The numbers indicate that the Core i5-4670T is slower than the regular Core i5-4670 by 15 to 20%, depending on load. This is only true for computing tasks, though. The Core i5-4670T’s graphics core is HD Graphics 4600, has 20 execution devices and a 3D clock rate of 1.2 GHz, just like ordinary Haswell-based CPUs.
It must be noted that, in theory, if a CPU's power consumption and heat dissipation go out of the designated limits, its clock rate may be dropped below the maximum levels defined for the turbo modes. This effect can often be seen with platforms that use mobile U- and Y-series CPUs. We didn't see that with our S- and T-series LGA1150 processors, though. Even at high mixed (computing/graphics) loads the Core i5-4670T kept working at 3.3 GHz and its graphics core, at 1.2 GHz. Still, we should inform you that the temperature threshold for thermal throttling is lowered from the conventional 100°C to 92°C and 85°C for the S and T series, respectively.
Intel makes all of its energy-efficient processors in a very simple way. When it comes to the manufacturing process, there are no differences between semiconductor dies for standard and energy-efficient Haswell-based products. It is only at the last manufacturing step that processors with low power consumption and heat dissipation are assigned lower clock rates and programmed for a different range of operating temperatures. These two simple operations are enough to categorize them into different product series which vary considerably in specified heat dissipation.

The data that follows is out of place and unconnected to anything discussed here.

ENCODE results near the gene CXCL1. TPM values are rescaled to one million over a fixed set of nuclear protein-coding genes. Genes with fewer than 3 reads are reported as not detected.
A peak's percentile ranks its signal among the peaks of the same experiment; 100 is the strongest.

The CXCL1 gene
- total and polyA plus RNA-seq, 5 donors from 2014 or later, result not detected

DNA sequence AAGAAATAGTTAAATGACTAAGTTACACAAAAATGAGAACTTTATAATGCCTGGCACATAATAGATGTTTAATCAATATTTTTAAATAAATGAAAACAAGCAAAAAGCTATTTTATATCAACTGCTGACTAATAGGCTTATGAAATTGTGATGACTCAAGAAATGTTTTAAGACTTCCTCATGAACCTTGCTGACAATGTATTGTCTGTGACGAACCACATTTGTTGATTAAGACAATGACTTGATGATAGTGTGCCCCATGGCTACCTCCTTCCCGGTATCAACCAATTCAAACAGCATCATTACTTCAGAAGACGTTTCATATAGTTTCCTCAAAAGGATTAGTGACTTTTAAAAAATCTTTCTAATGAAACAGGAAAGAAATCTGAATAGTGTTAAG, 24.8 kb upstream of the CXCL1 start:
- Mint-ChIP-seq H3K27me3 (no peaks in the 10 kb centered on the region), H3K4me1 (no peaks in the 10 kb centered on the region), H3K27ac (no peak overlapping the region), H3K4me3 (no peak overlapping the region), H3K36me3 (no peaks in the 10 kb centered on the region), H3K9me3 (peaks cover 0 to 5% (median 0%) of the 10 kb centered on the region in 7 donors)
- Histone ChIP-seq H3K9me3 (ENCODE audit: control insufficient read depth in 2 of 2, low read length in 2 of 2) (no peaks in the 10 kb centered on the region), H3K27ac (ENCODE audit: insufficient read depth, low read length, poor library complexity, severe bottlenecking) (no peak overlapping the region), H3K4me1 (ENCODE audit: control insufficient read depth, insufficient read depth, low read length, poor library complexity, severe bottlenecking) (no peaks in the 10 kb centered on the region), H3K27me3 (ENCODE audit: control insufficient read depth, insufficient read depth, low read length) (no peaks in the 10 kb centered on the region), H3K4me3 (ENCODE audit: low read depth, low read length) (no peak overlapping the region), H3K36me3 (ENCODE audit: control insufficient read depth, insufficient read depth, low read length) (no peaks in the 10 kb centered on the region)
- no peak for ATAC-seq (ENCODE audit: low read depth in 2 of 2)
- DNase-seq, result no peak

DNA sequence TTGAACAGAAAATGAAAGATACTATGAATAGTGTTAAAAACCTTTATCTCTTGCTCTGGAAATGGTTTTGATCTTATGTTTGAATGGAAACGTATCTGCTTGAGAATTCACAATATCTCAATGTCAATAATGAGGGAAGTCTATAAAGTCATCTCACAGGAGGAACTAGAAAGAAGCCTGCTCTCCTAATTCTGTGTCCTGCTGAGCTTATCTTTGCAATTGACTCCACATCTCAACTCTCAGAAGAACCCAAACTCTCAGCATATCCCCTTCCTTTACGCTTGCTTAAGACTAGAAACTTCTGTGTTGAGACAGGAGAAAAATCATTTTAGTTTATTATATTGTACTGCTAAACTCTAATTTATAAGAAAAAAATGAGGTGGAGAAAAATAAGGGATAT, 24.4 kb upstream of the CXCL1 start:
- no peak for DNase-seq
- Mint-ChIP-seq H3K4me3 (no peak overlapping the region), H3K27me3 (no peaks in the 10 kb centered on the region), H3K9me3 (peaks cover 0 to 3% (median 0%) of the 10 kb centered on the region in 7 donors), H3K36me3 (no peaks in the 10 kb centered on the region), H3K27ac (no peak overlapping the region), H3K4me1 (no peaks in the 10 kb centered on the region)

The described approach to making energy-efficient CPUs may look primitive at first, but it works perfectly for Haswell semiconductor dies and also helps keep the manufacturing cost low. Thanks to that, Intel’s energy-efficient desktop processors come at the same prices as their standard counterparts. Intel doesn’t hamper the expansion of Haswell-based S and T series processors with its pricing policy, so there is no reason for them not to get popular.
As a matter of fact, you don’t really need to have an energy-efficient S or T series processor to build your own compact and high-performance computer. Some enthusiasts take a different approach. They prefer downclocking, which means that they deliberately lower the clock rate of an ordinary CPU. It works because a processor’s heat dissipation and power consumption are directly linked to its clock rate and voltage. Lowering the clock rate below the default level helps lower the voltage, which leads to power savings.